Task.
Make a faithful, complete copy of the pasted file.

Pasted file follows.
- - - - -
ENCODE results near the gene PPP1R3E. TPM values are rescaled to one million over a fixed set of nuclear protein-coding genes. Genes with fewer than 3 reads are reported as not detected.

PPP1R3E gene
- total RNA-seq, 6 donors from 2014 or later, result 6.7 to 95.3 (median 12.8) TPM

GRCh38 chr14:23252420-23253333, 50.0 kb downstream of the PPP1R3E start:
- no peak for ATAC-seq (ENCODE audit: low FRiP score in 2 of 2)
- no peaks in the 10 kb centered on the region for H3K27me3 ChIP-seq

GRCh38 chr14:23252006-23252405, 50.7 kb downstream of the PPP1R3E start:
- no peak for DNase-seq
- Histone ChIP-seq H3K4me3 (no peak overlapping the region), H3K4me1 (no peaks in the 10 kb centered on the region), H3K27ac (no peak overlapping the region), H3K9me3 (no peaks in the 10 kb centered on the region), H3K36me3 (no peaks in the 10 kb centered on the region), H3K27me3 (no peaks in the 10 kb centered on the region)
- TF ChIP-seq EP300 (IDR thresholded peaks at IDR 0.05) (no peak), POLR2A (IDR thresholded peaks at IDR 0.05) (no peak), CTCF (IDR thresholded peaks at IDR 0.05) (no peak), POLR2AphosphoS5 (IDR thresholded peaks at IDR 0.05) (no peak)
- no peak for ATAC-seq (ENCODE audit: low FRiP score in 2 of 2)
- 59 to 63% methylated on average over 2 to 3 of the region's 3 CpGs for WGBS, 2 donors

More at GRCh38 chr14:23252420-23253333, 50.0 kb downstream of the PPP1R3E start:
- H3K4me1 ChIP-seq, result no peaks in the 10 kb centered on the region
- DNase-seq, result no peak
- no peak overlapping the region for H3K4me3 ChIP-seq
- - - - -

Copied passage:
ENCODE results near the gene PPP1R3E. TPM values are rescaled to one million over a fixed set of nuclear protein-coding genes. Genes with fewer than 3 reads are reported as not detected.

PPP1R3E gene
- total RNA-seq, 6 donors from 2014 or later, result 6.7 to 95.3 (median 12.8) TPM

GRCh38 chr14:23252420-23253333, 50.0 kb downstream of the PPP1R3E start:
- no peak for ATAC-seq (ENCODE audit: low FRiP score in 2 of 2)
- no peaks in the 10 kb centered on the region for H3K27me3 ChIP-seq

GRCh38 chr14:23252006-23252405, 50.7 kb downstream of the PPP1R3E start:
- no peak for DNase-seq
- Histone ChIP-seq H3K4me3 (no peak overlapping the region), H3K4me1 (no peaks in the 10 kb centered on the region), H3K27ac (no peak overlapping the region), H3K9me3 (no peaks in the 10 kb centered on the region), H3K36me3 (no peaks in the 10 kb centered on the region), H3K27me3 (no peaks in the 10 kb centered on the region)
- TF ChIP-seq EP300 (IDR thresholded peaks at IDR 0.05) (no peak), POLR2A (IDR thresholded peaks at IDR 0.05) (no peak), CTCF (IDR thresholded peaks at IDR 0.05) (no peak), POLR2AphosphoS5 (IDR thresholded peaks at IDR 0.05) (no peak)
- no peak for ATAC-seq (ENCODE audit: low FRiP score in 2 of 2)
- 59 to 63% methylated on average over 2 to 3 of the region's 3 CpGs for WGBS, 2 donors

More at GRCh38 chr14:23252420-23253333, 50.0 kb downstream of the PPP1R3E start:
- H3K4me1 ChIP-seq, result no peaks in the 10 kb centered on the region
- DNase-seq, result no peak
- no peak overlapping the region for H3K4me3 ChIP-seq